Curative Petition: Last Remedy in the Court of Last Resort

  • Divyendu Shekhar and Roshni Rashmi
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  • Divyendu Shekhar

    Advocate at High court, Patna, Bihar, India.

  • Roshni Rashmi

    Advocate at High court, Ranchi, Jharkhand, India.

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Curative Petition is viewed as the ‘last remedy in the court of last resort’ and the concept has been evolved following the Doctrine of Ex Debitio Justiciae,ie.., the requirement of justice must be fulfilled and Actus Curiae Neminem Gravabit meaning the act of court cannot prejudice anyone. But there is a conflicting principle that restricts the application of curative petition like Interest Reipublicae Ut Sit Finis Litiumthat fosters the attainment of finality of judgment in order to settle the lis between the parties and manifest certainty of rights and liabilities. The author will trace the law of curative petition under the Constitution of India and also the laws prevailing in other countries of the world namely, the United States of America and the United Kingdom. It is to be borne in mind that before the decision of the Apex Court of India the case of Rupa Ashok Hurrav.Ashok Hurra , the laws pertaining to curative petition which is akin to a request for second review petition was obscure and the Supreme Court has made scintillating efforts to elucidate the law with respect to Curative Petition. There lies a certain level of dichotomy between curative petition and various other principles of law namely, Finality of judgment, Doctrine of Stare Decisis, correctional jurisdiction of the Supreme Court. These principles have been balanced by the Court and have been interpreted applying the ‘Doctrine of Harmonious Construction’ which ensures that curative petition is not vulnerable to misuse thereby opening floodgates of litigation or opening a Pandora’s Box which will not at all be docile. This approach is reflected in the guided principles exhibited by the Court like violation of principles of natural justice, lack of jurisdiction of the court, gross miscarriage or palpable injustice. The requisites enunciated by the Court are not exhaustive and has to be applied according to the facts and circumstances of the case.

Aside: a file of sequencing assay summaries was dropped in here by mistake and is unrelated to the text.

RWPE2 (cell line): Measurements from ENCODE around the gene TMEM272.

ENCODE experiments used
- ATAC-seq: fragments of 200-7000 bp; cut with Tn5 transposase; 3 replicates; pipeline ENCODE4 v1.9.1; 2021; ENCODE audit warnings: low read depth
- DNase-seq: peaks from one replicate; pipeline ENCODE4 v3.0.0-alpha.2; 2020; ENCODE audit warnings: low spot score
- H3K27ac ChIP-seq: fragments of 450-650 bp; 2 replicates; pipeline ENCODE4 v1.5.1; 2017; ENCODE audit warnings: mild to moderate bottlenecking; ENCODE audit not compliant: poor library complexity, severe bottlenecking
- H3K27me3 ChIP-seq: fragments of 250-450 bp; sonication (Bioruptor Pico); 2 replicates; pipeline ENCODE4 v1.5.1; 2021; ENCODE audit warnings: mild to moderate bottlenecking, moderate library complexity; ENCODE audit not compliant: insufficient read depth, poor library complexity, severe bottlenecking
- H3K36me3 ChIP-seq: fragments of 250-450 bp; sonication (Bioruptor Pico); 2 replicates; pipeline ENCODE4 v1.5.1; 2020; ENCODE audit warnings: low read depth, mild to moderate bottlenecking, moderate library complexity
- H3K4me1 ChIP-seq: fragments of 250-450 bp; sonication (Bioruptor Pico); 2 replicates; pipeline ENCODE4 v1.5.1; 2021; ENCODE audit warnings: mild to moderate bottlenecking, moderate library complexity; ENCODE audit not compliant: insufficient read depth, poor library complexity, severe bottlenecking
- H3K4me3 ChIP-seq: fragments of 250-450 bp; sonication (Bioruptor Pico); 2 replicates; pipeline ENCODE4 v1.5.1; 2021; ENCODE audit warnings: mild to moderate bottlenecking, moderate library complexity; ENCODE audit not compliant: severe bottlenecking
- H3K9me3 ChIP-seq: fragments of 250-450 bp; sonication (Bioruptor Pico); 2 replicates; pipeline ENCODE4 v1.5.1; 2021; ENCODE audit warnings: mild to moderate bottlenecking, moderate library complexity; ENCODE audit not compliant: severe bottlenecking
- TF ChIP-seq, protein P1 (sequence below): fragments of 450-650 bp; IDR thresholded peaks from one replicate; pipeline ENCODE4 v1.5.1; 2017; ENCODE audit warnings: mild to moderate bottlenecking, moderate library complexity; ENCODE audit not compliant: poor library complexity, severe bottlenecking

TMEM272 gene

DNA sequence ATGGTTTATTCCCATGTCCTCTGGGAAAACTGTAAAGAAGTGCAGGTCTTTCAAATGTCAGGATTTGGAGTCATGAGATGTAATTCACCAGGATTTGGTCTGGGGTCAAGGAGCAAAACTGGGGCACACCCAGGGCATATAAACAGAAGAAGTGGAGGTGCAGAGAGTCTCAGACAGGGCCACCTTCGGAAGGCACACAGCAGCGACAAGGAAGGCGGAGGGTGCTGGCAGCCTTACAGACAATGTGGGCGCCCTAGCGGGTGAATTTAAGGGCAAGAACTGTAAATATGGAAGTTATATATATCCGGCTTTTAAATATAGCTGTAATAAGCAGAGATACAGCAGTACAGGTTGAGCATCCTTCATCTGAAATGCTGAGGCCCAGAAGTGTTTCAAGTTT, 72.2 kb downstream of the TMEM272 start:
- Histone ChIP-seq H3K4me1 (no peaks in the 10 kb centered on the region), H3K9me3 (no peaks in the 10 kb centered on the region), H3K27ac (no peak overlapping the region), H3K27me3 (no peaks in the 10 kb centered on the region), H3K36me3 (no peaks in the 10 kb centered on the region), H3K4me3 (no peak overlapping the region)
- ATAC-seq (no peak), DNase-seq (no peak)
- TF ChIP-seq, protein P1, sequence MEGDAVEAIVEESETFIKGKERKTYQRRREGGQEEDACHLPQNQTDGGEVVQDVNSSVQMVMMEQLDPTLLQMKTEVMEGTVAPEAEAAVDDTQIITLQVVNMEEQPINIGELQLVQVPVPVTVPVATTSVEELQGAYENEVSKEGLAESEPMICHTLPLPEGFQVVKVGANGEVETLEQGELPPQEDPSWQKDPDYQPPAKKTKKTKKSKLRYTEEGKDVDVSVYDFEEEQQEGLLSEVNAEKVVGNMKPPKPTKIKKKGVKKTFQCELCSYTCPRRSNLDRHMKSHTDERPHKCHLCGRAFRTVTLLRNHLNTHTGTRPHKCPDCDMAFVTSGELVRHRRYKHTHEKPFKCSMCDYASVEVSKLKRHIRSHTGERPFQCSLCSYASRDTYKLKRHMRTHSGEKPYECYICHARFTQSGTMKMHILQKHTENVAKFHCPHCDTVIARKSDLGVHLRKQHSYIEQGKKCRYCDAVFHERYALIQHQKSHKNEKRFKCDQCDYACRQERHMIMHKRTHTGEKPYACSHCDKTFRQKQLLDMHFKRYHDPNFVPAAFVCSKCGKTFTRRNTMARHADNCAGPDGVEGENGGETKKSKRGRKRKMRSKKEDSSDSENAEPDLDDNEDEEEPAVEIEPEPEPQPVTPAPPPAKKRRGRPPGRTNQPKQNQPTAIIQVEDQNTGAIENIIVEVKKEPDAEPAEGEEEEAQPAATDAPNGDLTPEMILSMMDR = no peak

Research Paper


International Journal of Law Management and Humanities, Volume 4, Issue 5, Page 1905 - 1911


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